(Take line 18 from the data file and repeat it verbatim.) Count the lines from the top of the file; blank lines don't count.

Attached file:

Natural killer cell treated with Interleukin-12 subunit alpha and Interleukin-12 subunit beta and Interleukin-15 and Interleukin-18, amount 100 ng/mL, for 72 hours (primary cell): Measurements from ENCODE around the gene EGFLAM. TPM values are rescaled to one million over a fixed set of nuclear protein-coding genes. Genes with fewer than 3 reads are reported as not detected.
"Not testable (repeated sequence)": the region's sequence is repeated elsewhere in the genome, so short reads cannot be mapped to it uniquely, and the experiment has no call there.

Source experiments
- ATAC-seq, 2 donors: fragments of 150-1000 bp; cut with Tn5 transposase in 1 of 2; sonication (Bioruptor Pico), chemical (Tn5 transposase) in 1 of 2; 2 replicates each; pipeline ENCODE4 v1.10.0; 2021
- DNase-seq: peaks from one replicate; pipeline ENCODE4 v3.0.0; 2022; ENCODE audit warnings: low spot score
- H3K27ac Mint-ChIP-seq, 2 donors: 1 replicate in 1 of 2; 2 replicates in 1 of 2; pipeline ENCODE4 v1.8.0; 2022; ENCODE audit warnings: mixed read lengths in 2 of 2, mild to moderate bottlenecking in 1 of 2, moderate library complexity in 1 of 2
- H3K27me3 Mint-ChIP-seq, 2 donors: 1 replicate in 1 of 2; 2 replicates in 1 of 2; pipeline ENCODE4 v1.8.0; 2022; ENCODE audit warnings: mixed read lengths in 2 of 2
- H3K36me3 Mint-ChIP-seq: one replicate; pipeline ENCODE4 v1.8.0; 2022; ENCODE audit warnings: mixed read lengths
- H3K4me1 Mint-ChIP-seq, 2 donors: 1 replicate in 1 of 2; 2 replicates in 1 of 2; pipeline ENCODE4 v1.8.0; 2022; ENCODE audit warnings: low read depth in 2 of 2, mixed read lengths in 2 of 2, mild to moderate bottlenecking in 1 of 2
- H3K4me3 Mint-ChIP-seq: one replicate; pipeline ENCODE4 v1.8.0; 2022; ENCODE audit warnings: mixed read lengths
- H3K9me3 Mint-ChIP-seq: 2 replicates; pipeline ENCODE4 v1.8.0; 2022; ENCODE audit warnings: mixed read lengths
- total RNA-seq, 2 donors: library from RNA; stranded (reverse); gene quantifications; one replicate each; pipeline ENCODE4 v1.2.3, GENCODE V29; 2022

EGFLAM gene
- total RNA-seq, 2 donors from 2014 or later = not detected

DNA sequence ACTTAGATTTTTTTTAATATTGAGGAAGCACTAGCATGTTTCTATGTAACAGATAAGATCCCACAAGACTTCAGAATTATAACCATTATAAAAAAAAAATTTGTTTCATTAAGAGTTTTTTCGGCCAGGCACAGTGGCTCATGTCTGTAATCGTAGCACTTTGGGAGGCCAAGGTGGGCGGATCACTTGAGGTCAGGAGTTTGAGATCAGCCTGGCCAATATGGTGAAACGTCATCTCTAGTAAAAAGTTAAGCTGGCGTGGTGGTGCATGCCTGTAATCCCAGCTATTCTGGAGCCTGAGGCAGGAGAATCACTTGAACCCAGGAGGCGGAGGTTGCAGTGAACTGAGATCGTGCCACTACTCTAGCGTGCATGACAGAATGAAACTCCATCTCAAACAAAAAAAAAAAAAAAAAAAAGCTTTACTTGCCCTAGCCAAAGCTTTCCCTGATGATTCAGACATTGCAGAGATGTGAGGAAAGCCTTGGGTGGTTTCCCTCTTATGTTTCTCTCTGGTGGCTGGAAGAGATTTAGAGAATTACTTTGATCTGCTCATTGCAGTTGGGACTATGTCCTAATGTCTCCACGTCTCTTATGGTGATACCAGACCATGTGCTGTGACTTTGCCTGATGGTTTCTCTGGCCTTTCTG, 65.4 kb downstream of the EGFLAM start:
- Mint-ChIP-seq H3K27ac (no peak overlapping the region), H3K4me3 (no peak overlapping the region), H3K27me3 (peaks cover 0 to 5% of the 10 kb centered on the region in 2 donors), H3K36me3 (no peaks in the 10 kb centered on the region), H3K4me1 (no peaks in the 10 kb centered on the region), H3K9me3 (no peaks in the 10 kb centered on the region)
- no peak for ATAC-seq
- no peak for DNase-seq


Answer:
- no peak for DNase-seq